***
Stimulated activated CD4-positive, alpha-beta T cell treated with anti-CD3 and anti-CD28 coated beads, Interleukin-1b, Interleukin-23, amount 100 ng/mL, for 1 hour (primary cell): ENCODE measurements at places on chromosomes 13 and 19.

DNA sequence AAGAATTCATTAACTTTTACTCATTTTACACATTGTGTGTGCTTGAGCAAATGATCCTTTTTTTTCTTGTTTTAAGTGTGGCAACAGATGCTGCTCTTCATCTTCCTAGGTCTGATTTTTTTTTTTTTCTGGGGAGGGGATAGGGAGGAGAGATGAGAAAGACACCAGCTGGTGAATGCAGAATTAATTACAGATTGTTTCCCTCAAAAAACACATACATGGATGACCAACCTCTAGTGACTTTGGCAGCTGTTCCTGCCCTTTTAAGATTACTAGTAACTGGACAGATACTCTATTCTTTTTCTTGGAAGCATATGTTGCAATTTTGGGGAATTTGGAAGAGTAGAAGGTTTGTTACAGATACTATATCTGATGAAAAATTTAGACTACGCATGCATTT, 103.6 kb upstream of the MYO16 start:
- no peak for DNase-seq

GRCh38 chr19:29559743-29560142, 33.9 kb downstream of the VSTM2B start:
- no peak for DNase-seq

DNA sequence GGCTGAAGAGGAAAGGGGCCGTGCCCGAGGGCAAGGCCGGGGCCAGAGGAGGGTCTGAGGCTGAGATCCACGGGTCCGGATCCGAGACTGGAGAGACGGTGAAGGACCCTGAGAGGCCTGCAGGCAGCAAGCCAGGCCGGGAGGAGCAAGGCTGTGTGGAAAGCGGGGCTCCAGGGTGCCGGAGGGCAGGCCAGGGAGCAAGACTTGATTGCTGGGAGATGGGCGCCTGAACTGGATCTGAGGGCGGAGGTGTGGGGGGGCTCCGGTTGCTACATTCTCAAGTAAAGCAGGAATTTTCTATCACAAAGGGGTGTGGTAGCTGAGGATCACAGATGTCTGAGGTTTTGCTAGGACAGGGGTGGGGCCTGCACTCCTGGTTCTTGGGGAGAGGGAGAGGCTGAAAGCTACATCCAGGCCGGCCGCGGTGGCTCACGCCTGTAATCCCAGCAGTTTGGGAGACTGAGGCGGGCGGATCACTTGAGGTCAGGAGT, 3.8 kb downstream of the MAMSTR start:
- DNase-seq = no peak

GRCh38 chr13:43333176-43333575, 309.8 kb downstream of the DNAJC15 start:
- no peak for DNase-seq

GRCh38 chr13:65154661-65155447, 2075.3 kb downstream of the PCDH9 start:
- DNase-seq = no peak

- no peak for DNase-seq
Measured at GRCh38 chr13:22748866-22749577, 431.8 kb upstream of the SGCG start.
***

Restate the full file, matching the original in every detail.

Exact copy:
Stimulated activated CD4-positive, alpha-beta T cell treated with anti-CD3 and anti-CD28 coated beads, Interleukin-1b, Interleukin-23, amount 100 ng/mL, for 1 hour (primary cell): ENCODE measurements at places on chromosomes 13 and 19.

DNA sequence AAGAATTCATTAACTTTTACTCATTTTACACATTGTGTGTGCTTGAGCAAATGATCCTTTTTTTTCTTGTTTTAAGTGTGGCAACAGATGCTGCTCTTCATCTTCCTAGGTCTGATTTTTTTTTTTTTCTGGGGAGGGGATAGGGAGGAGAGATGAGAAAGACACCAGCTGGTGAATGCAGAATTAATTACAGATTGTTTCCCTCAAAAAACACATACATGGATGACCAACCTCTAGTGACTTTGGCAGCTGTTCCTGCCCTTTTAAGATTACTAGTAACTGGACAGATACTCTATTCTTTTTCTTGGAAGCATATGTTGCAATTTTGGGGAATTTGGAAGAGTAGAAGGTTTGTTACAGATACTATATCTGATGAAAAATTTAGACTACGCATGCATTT, 103.6 kb upstream of the MYO16 start:
- no peak for DNase-seq

GRCh38 chr19:29559743-29560142, 33.9 kb downstream of the VSTM2B start:
- no peak for DNase-seq

DNA sequence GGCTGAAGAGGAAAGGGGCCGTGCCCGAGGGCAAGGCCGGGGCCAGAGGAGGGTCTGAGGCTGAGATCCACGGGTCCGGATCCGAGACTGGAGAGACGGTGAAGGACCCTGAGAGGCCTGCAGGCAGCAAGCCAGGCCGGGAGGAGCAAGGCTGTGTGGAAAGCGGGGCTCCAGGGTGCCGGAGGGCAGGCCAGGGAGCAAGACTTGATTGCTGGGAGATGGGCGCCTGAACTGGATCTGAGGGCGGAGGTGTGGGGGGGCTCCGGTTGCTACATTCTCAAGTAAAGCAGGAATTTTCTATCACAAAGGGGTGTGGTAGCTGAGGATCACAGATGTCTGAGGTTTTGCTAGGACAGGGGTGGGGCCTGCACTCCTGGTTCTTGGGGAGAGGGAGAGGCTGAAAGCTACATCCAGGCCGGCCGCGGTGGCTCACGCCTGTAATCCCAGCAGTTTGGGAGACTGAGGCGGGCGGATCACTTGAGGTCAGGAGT, 3.8 kb downstream of the MAMSTR start:
- DNase-seq = no peak

GRCh38 chr13:43333176-43333575, 309.8 kb downstream of the DNAJC15 start:
- no peak for DNase-seq

GRCh38 chr13:65154661-65155447, 2075.3 kb downstream of the PCDH9 start:
- DNase-seq = no peak

- no peak for DNase-seq
Measured at GRCh38 chr13:22748866-22749577, 431.8 kb upstream of the SGCG start.